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China's effect on attitudes towards aid in New Zealand

Last registered on November 20, 2019


Trial Information

General Information

China's effect on attitudes towards aid in New Zealand
Initial registration date
November 18, 2019

Initial registration date is when the trial was registered.

It corresponds to when the registration was submitted to the Registry to be reviewed for publication.

First published
November 20, 2019, 2:57 PM EST

First published corresponds to when the trial was first made public on the Registry after being reviewed.



Primary Investigator

The Australian National University

Other Primary Investigator(s)

PI Affiliation
The Australian National University

Additional Trial Information

In development
Start date
End date
Secondary IDs
This survey experiment will study whether presenting a vignette on China’s rising aid presence in the Pacific changes views about aid policy in New Zealand (New Zealand is the second largest aid donor to the Pacific). Attitudes in the following areas will be tested: (a) attitudes on total New Zealand aid volume; (b) the Pacific focus of New Zealand's aid; and (c) the purpose of New Zealand's aid giving.
External Link(s)

Registration Citation

Hoy, Christopher and Terence Wood. 2019. "China's effect on attitudes towards aid in New Zealand." AEA RCT Registry. November 20.
Experimental Details


In addition to the control group, one information treatment will be provided to a randomly selected sub-set of participants in the survey experiment.

The treatment group will receive a factually-accurate vignette on China’s rise as an aid donor to the region, in which facts are accompanied by matter of fact commentary.
Intervention Start Date
Intervention End Date

Primary Outcomes

Primary Outcomes (end points)
There are three main outcomes of interest. These are:
1) Desire for level of New Zealand's aid spending to be changed.
2) What the purpose of New Zealand's aid should be (helping developing countries or advancing New Zealand’s interests).
3) Whether New Zealand's aid to the Pacific should increase as a share of New Zealand's total aid spending.
Primary Outcomes (explanation)

Secondary Outcomes

Secondary Outcomes (end points)
Secondary Outcomes (explanation)

Experimental Design

Experimental Design
The effect of China’s increased aid presence in the Pacific on New Zealander’s views about aid will be evaluated via an online survey of a nationally representative (on age and gender) sample of the New Zealand population.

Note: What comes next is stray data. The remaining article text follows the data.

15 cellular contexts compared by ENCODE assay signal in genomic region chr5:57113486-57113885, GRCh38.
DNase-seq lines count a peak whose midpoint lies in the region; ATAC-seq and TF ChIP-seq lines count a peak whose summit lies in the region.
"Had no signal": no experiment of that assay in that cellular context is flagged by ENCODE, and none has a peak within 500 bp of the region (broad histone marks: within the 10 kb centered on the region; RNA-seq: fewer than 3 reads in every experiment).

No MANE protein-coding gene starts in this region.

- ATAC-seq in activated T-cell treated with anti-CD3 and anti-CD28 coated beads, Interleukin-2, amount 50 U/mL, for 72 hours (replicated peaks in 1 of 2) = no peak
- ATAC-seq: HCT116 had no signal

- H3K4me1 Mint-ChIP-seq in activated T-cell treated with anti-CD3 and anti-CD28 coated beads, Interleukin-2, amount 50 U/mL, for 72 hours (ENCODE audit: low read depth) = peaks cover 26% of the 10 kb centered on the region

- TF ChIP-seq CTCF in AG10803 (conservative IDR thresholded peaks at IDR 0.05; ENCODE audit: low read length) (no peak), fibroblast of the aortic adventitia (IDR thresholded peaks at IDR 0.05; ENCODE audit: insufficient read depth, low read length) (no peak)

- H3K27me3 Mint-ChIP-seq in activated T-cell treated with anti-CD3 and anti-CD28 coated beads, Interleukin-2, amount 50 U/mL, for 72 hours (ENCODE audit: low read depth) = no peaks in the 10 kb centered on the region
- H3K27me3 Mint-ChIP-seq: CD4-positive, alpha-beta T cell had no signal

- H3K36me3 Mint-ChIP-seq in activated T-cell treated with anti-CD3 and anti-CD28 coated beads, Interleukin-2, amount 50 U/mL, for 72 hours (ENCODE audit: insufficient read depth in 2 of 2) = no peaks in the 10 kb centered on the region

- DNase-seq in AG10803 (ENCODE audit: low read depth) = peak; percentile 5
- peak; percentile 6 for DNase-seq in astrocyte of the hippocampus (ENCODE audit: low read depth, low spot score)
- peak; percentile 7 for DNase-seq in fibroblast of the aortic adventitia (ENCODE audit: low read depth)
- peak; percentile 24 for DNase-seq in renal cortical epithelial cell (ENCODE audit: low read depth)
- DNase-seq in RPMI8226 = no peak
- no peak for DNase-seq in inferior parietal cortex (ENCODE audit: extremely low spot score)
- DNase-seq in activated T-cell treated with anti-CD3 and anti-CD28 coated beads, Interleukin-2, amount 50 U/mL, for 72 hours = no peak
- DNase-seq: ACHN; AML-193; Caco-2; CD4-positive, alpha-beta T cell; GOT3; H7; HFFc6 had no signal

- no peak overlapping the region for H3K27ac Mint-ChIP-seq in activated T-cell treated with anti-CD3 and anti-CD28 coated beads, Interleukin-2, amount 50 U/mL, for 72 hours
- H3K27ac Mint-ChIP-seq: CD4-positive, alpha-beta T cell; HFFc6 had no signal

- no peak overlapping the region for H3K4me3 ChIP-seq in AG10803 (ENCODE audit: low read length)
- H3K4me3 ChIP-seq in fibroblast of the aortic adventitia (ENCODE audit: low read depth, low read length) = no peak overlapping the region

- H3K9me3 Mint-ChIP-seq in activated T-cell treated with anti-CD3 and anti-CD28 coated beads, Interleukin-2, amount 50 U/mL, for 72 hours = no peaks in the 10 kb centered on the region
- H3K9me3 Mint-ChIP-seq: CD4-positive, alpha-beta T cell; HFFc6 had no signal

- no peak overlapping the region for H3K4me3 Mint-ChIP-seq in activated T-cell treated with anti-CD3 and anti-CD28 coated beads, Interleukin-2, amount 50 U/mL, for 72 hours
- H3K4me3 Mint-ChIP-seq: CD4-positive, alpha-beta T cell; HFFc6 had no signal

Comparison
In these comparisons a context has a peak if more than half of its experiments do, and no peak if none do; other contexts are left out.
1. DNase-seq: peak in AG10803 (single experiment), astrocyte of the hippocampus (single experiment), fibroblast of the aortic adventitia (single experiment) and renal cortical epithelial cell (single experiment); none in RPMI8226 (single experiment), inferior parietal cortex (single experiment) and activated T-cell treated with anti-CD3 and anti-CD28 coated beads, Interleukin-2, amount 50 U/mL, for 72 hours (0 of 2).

Experimental Design Details
Randomization Method
Randomisation was conducted using the survey firm’s software.
Randomization Unit
Was the treatment clustered?

Experiment Characteristics

Sample size: planned number of clusters
Sample size: planned number of observations
Sample size (or number of clusters) by treatment arms
Minimum detectable effect size for main outcomes (accounting for sample design and clustering)
Power calculations have been conducted to estimate the sample size required based upon the average effect size and treatment group size of similar studies on this topic (e.g. Hoy, Pryke & Wood (2019)). The minimum detectable effect size on the primary question of interest (Desire for level of aid spending to be changed) is around 8 percentage points (with power 0.8 and alpha 0.05) with a sample size of 600 individuals in each group.

Institutional Review Boards (IRBs)

IRB Name
IRB Approval Date
IRB Approval Number
Analysis Plan

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Post Trial Information

Study Withdrawal

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Is the intervention completed?
Intervention Completion Date
November 29, 2019, 12:00 +00:00
Data Collection Complete
Data Collection Completion Date
November 29, 2023, 12:00 +00:00
Final Sample Size: Number of Clusters (Unit of Randomization)
Was attrition correlated with treatment status?
Final Sample Size: Total Number of Observations
1147, Individual
Final Sample Size (or Number of Clusters) by Treatment Arms
Control: 584 Treatment: 563
Reports, Papers & Other Materials

Relevant Paper(s)

China’s rise is ushering in a new era of geostrategic contestation involving foreign aid. In
many traditional OECD donors, aid policy is changing as a result. We report on a survey
experiment studying the impacts of rising Chinese aid on public opinion in traditional
donors. We randomly treated people with vignettes emphasising China’s rise as an aid
donor in the Pacific, a region of substantial geostrategic competition. We used a large,
nationally-representative sample of Australians (Australia is the largest donor to the
Pacific). As expected, treating participants reduced hostility to aid and increased support
for more aid focused on the Pacific. Counter to expectations, however, treatment reduced
support for using aid to advance Australian interests. These findings were largely replicated
in a separate experiment in New Zealand. Knowledge of Chinese competition changes support
for aid, but it does not increase support for using aid as a tool of geostrategy.
Wood, T., Hoy, C., & Pryke, J. (2020). The Effect of Geostrategic Competition on Public Attitudes to Aid. Journal of Experimental Political Science, 8(3), 285-295.

Reports & Other Materials